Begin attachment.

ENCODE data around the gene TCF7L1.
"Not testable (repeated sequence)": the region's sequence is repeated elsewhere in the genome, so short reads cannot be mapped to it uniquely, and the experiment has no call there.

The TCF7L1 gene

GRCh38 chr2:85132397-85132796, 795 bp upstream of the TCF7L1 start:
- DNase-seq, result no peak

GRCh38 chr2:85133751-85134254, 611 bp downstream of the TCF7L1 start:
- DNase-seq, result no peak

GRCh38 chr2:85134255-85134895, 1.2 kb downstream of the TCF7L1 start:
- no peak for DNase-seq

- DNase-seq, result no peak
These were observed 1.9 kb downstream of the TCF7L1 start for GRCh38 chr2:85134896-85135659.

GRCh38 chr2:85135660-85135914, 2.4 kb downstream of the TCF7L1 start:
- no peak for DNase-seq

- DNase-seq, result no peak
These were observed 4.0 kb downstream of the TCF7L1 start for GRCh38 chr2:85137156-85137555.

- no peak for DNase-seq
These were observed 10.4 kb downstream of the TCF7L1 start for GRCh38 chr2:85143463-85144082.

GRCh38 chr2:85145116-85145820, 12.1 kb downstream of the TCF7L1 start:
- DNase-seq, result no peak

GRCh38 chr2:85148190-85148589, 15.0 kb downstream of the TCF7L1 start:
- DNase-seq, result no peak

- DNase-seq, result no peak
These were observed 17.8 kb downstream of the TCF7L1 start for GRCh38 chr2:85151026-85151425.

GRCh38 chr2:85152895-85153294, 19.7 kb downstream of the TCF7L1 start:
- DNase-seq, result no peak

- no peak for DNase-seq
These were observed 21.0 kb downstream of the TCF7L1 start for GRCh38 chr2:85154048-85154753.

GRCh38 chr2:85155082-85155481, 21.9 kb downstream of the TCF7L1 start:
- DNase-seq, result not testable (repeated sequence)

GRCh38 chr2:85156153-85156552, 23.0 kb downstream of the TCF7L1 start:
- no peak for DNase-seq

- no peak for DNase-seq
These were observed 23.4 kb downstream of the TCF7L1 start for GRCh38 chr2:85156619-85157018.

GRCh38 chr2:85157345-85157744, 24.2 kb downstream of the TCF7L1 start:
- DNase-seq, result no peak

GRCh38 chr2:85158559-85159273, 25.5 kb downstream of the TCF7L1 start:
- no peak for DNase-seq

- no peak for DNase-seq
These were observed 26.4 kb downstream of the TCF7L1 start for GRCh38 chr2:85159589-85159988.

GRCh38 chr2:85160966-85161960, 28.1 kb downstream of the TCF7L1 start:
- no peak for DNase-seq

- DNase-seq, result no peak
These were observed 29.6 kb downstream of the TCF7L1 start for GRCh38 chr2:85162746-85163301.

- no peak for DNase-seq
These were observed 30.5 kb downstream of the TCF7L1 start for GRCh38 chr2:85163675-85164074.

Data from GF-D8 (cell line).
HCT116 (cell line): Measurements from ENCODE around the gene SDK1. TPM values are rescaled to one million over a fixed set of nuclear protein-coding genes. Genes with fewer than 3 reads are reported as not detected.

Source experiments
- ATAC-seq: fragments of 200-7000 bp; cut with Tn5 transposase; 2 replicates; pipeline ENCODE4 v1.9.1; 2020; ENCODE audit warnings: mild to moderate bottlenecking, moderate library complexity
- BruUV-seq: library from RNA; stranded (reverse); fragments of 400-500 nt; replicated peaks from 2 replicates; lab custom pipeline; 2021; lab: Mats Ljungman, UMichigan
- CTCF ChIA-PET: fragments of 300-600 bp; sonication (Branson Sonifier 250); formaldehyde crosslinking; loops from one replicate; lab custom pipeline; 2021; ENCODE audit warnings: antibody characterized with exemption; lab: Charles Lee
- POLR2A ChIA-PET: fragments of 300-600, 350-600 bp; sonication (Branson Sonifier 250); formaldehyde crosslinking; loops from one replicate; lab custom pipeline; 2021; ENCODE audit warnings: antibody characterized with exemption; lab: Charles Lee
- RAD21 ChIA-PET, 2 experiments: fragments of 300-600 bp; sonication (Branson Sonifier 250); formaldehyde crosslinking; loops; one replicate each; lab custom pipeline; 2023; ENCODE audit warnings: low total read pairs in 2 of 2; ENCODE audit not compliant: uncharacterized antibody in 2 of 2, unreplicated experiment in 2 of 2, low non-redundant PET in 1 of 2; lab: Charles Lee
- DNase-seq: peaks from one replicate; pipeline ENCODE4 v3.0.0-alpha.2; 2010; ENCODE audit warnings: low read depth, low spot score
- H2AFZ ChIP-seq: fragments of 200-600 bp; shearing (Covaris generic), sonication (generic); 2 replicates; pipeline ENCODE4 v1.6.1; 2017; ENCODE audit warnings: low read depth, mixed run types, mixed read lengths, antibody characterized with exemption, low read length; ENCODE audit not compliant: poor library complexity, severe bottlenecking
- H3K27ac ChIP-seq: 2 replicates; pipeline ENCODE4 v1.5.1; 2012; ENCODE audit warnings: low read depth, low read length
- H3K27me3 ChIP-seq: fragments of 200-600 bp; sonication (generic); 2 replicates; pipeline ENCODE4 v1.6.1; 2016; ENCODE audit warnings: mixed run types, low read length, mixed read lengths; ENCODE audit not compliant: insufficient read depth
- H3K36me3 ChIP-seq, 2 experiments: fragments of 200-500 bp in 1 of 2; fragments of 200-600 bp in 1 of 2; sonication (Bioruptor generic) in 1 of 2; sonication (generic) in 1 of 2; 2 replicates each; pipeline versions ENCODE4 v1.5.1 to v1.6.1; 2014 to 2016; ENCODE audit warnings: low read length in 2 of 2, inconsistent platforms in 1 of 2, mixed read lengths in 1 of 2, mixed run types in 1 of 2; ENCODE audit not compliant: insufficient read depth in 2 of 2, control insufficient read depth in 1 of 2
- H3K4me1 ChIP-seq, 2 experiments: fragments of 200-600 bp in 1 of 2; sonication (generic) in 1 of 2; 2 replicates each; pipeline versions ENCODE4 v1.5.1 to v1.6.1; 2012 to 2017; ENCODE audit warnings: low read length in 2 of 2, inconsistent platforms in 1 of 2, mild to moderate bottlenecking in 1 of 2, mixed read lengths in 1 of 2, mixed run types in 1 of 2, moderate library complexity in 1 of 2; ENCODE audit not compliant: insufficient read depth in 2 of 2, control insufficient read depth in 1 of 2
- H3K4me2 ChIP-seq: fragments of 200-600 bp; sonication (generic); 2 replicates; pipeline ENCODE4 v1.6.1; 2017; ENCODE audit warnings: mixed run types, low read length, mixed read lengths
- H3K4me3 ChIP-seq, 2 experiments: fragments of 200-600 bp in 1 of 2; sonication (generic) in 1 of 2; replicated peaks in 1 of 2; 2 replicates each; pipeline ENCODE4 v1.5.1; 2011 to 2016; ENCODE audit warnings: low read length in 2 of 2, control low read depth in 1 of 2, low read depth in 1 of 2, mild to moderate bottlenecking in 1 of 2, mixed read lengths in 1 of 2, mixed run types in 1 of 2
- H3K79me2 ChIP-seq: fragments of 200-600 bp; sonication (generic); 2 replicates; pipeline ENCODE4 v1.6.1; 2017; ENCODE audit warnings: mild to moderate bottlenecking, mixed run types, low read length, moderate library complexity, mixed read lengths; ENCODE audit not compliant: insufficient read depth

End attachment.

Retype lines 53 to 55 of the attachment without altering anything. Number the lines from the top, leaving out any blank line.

- RAD21 ChIA-PET, 2 experiments: fragments of 300-600 bp; sonication (Branson Sonifier 250); formaldehyde crosslinking; loops; one replicate each; lab custom pipeline; 2023; ENCODE audit warnings: low total read pairs in 2 of 2; ENCODE audit not compliant: uncharacterized antibody in 2 of 2, unreplicated experiment in 2 of 2, low non-redundant PET in 1 of 2; lab: Charles Lee
- DNase-seq: peaks from one replicate; pipeline ENCODE4 v3.0.0-alpha.2; 2010; ENCODE audit warnings: low read depth, low spot score
- H2AFZ ChIP-seq: fragments of 200-600 bp; shearing (Covaris generic), sonication (generic); 2 replicates; pipeline ENCODE4 v1.6.1; 2017; ENCODE audit warnings: low read depth, mixed run types, mixed read lengths, antibody characterized with exemption, low read length; ENCODE audit not compliant: poor library complexity, severe bottlenecking